Mount Crested Butte Team Meets Moab Team

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Stunning landscapes.

Moab, Utah.  I’d never been here on my few cross country tours.  Needless to say, the view is quite exhilarating.  After a four hour van ride with the whole crew, all of our things, and too much food, we stopped for a brief moment to take in the Moab sunshine.  The view (to mention it yet again) was fantastic.  The red rocks were mesmerizing, enchanting — a testament to history, prehistory, geology, and the enduring spirit of adventure.

Stunned interns.

Stunned interns.

 

We were graciously put up in a large dance studio by the Canyonlands Field Institute.  We would be staying for a whole week to join the Moab team in constructing two straw bale projects in the area.  Needless to say, we were glad to get out of the van.  The studio was very nice inside, and housed us adequately.

 

CR Team arriving at Canyonlands Field Institute

CR Team arriving at Canyonlands Field Institute

 

After a long rest, we headed into town to meet with Emily Niehaus, founding director of Community rebuilds.  In town, we picked up some shirts to get block printed by Emily’s awesome husband Chad.  We were welcomed to the Niehaus’ quaint, distinct and functional home in Moab, and enjoyed great company, food, entertainment, and a live block printing tutorial, in which we all created our very own community rebuilds shirts (thanks Chad).  The night was fantastic, and inspired (I believe) a certain unity and glue to our team.

 

Getting schooled on block printing by Dave Niehaus.

Getting schooled on block printing by Chad Niehaus.

 

The next day, we visited Hidden Valley, a fantastic (and somewhat magical) hike in Moab.  The place is really quite something to be behold — unbelievable rock formations, and genuine petroglyphs — it makes you think again of history, of the earth, and of the people that have lived in symbiotic harmony with it for many previous generations of humanity.  Our goal is to reconnect with that feeling — and the actions that follow that feeling.

 


 

Finally, it was time for us to integrate with the Moab team.  We were split into two groups which would rotate over the course of the next four days, each group getting two days at each site to experience a more full range of mid-to-finish tasks — each site at a slightly different phase of construction.  Most of the work consisted of light framing, including nooks, baseboards, finishing details, tile, and construction of mass walls, and lots of plastering.  The following images are of Site B, a more residential home.  Somehow, I did not manage to get pictures of Site A, but that’s O.K. — the layouts are nearly identical.

 


 

Later that day, we toured several beautiful straw bale homes located in an intentional community of healthy homes in Moab.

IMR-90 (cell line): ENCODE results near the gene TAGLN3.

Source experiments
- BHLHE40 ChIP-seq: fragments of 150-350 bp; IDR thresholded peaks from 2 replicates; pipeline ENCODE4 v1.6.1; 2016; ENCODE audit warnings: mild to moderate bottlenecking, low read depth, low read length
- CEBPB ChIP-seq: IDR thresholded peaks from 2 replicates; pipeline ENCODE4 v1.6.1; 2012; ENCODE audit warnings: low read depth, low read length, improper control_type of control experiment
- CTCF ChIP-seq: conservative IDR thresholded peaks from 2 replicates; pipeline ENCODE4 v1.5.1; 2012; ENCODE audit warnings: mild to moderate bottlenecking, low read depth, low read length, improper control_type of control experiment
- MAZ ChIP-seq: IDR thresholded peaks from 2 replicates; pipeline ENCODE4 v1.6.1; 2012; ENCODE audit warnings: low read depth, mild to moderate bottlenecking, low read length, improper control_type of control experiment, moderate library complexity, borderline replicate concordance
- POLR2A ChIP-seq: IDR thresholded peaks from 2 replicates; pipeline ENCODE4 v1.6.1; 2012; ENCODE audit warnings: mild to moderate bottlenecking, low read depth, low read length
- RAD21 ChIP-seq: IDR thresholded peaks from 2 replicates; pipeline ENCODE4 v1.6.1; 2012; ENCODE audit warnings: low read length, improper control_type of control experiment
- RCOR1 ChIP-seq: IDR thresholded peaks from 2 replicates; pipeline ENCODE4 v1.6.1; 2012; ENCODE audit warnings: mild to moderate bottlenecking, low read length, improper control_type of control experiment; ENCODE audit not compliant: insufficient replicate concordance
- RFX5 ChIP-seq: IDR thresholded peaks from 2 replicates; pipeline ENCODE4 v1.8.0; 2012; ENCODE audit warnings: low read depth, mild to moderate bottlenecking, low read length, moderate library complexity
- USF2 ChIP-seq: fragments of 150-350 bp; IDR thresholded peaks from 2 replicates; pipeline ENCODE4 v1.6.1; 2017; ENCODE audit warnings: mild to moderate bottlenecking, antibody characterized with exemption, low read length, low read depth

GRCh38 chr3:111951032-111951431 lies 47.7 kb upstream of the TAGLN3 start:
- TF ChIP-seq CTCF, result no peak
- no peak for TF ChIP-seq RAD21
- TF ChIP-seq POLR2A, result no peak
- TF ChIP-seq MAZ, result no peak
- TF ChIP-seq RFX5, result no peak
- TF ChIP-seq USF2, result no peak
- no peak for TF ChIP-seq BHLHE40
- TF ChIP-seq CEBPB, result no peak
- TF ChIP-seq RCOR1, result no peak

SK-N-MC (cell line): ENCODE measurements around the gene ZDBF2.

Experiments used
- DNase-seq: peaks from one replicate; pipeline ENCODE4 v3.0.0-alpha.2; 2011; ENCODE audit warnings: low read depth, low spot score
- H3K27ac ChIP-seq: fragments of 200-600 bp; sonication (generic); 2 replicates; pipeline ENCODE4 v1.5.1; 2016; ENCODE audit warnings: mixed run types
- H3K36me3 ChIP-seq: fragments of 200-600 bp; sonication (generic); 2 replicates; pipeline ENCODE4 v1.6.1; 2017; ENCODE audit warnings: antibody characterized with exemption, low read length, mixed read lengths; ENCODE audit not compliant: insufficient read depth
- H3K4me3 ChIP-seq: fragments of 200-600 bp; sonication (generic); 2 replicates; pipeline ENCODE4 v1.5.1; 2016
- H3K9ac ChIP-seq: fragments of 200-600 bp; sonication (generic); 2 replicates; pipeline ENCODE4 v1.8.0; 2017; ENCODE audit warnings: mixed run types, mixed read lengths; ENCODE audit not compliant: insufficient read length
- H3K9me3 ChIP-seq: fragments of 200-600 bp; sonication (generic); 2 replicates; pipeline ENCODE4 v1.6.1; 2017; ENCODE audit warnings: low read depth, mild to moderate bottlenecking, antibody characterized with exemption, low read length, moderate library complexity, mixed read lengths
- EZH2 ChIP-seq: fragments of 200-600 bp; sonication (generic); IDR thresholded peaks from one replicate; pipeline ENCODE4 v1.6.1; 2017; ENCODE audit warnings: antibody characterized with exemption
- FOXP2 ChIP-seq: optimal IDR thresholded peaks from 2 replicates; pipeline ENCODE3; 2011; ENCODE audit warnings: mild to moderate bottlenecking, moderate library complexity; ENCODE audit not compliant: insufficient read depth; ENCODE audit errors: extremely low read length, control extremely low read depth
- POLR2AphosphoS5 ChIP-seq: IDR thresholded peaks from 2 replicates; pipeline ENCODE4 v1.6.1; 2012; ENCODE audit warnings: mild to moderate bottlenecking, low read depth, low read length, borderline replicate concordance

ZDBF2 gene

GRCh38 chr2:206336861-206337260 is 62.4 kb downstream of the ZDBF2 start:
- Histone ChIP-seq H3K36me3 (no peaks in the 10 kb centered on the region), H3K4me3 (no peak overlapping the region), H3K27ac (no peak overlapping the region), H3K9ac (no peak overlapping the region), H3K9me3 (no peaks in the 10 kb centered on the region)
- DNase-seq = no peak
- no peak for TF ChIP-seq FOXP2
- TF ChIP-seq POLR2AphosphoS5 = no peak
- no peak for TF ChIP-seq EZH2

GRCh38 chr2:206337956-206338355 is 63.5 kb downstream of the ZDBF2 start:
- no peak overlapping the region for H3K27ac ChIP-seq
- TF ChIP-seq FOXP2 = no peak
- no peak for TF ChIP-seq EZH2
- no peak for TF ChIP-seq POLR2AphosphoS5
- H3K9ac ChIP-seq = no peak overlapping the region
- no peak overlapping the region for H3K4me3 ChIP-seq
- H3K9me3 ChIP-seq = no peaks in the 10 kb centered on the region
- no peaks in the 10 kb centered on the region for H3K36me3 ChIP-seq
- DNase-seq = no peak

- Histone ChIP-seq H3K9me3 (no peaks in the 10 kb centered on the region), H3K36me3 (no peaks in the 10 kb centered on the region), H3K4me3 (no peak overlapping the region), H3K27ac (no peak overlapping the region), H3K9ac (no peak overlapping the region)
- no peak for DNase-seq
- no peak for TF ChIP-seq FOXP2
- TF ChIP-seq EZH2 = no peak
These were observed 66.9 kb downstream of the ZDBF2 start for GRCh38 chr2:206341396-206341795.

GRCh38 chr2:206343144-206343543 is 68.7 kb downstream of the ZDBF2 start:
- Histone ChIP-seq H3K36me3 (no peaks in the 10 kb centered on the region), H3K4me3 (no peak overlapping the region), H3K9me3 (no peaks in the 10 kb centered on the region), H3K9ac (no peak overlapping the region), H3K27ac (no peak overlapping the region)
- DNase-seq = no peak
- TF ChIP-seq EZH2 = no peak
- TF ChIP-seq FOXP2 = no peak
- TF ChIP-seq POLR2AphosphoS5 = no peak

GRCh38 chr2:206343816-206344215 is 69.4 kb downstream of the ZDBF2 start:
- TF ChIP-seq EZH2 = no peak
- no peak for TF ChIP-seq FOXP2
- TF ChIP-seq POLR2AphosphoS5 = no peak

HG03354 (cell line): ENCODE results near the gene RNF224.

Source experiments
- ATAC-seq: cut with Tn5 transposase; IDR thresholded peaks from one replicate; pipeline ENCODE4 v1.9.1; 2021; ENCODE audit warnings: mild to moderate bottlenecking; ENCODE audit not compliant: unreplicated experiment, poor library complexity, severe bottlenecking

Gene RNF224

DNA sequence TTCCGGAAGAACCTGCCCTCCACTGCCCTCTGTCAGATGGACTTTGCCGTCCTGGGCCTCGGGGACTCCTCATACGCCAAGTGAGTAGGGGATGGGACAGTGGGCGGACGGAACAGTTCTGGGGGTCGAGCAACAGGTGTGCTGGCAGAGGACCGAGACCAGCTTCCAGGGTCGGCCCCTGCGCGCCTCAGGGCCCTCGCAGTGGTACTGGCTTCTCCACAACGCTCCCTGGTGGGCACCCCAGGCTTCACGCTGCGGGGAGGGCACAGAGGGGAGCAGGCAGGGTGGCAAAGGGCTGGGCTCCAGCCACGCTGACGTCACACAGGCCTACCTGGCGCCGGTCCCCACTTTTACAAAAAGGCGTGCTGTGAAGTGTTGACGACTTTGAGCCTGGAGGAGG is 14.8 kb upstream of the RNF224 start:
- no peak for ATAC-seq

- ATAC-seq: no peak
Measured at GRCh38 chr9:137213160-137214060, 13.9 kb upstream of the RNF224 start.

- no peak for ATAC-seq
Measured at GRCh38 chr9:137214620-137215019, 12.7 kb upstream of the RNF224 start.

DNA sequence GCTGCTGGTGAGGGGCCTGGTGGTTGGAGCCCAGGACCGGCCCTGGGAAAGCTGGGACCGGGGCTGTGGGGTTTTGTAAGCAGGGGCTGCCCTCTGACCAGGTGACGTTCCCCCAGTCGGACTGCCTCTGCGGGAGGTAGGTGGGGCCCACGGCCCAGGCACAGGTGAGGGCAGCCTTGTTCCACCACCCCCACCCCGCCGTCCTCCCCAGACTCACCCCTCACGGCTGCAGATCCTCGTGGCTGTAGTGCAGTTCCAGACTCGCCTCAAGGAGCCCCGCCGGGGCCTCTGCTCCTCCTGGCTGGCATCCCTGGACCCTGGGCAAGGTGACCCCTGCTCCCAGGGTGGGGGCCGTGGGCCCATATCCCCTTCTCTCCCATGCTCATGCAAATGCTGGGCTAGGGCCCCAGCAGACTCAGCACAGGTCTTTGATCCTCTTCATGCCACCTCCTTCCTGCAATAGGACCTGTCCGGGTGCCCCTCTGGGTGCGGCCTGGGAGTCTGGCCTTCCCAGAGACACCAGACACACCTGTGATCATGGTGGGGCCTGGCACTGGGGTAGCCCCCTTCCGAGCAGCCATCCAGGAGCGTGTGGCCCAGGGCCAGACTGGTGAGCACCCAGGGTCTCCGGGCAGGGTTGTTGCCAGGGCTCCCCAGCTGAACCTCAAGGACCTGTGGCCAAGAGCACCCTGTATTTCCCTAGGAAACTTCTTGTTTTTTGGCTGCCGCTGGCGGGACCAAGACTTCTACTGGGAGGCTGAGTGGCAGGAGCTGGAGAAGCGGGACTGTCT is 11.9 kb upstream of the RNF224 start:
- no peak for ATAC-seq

The next day, we returned to Site B to finish plastering, our mass wall, and some details, including preparing to install the doors and dry the brown coat in preparation for finish plaster.

 


 

Thursday, we toured two more owner-built homes.  These homes were by far the best representation of what a finished straw bale home can look — and more importantly, feel — like.  The homeowners were extremely gracious to let our whole crew come and look all over their homes — they cleaned them up wonderfully in anticipation of our arrival, knowing photos would abound.  The most fantastic detail of the homes is the sense of pride that each homeowner has for their structure — they just look better than any houses i’ve ever stepped foot in.  It feels like care and love — the hallmark of a hand crafted home.

 


 

We spent our last day in Moab at Arches national park.  Needless to say, the experience was more than memorable.  It was positively breathtaking and exhilarating.  Climbing vast sandstone rock faces and being smack dab in the middle of a outdoor, living, breathing geological museum made cave dwelling seem like not such a bad way of life.  Please go to Arches if you have not.  You will never forget it, and the energy there will make you feel wonderment and a sense of creative repurposing as you climb massive rock after massive rock, passively observing the flora and fauna at work around you preserving themselves in their little patch of paradise.

 


 

We ended the trip by visiting the local rock shop, where we all got our Tadelakt burnishing stones — stones of rockwell hardness 7+ which allow you to create polished stone smooth lime plaster finishes on walls or in showers.  I found their anti-theft sign particularly enjoyable.

 

Moab's rock shop isn't fooling around.

Moab’s rock shop isn’t fooling around.


 

We finished our day by running out of gas two hours away from Gunnison on our way back.  Somehow, it was perfect — we played camp games and waited for AAA to come give us some gas.  We’re in the middle of an expedition now — nothing can stop us.  Not even fuel shortages.  Not even impatience.  We are now a cohesive unit, loving every moment of our immersion into straw bale and earthen building.  Until next time, we will continue to work on paying attention to the gas gauge — and having fun.

 

Colorado interns stuck on Highway 70 who ran out of gas are just fine. We don't worry about a thing.

Colorado interns stuck on Highway 70 who ran out of gas are just fine. We don’t worry about a thing.

Erik Hans Rasmussen -Mount Crested Butte Intern 2016

 

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